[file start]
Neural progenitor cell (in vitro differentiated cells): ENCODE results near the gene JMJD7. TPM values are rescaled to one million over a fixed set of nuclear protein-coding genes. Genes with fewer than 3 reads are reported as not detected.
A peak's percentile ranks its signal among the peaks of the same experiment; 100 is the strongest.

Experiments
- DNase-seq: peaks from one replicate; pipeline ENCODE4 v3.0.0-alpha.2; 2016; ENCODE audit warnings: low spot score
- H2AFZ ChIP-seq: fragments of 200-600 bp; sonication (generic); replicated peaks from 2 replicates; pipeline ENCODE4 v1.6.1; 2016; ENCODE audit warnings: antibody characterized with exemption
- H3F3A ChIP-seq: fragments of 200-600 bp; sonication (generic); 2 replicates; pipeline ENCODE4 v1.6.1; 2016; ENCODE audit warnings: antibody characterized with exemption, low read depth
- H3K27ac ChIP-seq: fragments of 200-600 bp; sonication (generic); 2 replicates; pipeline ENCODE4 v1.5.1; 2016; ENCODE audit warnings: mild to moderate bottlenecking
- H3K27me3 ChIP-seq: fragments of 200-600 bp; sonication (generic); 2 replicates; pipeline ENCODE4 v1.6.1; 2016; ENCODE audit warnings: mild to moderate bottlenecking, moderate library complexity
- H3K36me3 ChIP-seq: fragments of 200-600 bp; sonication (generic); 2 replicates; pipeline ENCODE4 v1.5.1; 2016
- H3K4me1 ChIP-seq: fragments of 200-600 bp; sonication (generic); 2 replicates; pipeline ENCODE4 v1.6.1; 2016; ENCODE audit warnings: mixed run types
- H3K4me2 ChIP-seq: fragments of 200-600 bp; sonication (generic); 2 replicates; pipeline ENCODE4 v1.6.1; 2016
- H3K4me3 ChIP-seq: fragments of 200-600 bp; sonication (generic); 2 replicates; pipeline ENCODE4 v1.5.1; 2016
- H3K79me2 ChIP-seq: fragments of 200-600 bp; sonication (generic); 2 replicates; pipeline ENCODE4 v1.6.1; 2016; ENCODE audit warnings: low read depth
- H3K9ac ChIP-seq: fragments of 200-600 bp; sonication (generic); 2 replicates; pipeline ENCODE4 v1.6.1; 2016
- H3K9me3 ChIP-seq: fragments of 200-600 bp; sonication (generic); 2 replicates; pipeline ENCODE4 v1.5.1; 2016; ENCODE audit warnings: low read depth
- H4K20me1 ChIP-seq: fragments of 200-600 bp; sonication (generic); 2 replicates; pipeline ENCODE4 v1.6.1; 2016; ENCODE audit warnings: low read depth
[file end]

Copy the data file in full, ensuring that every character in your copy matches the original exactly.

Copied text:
Neural progenitor cell (in vitro differentiated cells): ENCODE results near the gene JMJD7. TPM values are rescaled to one million over a fixed set of nuclear protein-coding genes. Genes with fewer than 3 reads are reported as not detected.
A peak's percentile ranks its signal among the peaks of the same experiment; 100 is the strongest.

Experiments
- DNase-seq: peaks from one replicate; pipeline ENCODE4 v3.0.0-alpha.2; 2016; ENCODE audit warnings: low spot score
- H2AFZ ChIP-seq: fragments of 200-600 bp; sonication (generic); replicated peaks from 2 replicates; pipeline ENCODE4 v1.6.1; 2016; ENCODE audit warnings: antibody characterized with exemption
- H3F3A ChIP-seq: fragments of 200-600 bp; sonication (generic); 2 replicates; pipeline ENCODE4 v1.6.1; 2016; ENCODE audit warnings: antibody characterized with exemption, low read depth
- H3K27ac ChIP-seq: fragments of 200-600 bp; sonication (generic); 2 replicates; pipeline ENCODE4 v1.5.1; 2016; ENCODE audit warnings: mild to moderate bottlenecking
- H3K27me3 ChIP-seq: fragments of 200-600 bp; sonication (generic); 2 replicates; pipeline ENCODE4 v1.6.1; 2016; ENCODE audit warnings: mild to moderate bottlenecking, moderate library complexity
- H3K36me3 ChIP-seq: fragments of 200-600 bp; sonication (generic); 2 replicates; pipeline ENCODE4 v1.5.1; 2016
- H3K4me1 ChIP-seq: fragments of 200-600 bp; sonication (generic); 2 replicates; pipeline ENCODE4 v1.6.1; 2016; ENCODE audit warnings: mixed run types
- H3K4me2 ChIP-seq: fragments of 200-600 bp; sonication (generic); 2 replicates; pipeline ENCODE4 v1.6.1; 2016
- H3K4me3 ChIP-seq: fragments of 200-600 bp; sonication (generic); 2 replicates; pipeline ENCODE4 v1.5.1; 2016
- H3K79me2 ChIP-seq: fragments of 200-600 bp; sonication (generic); 2 replicates; pipeline ENCODE4 v1.6.1; 2016; ENCODE audit warnings: low read depth
- H3K9ac ChIP-seq: fragments of 200-600 bp; sonication (generic); 2 replicates; pipeline ENCODE4 v1.6.1; 2016
- H3K9me3 ChIP-seq: fragments of 200-600 bp; sonication (generic); 2 replicates; pipeline ENCODE4 v1.5.1; 2016; ENCODE audit warnings: low read depth
- H4K20me1 ChIP-seq: fragments of 200-600 bp; sonication (generic); 2 replicates; pipeline ENCODE4 v1.6.1; 2016; ENCODE audit warnings: low read depth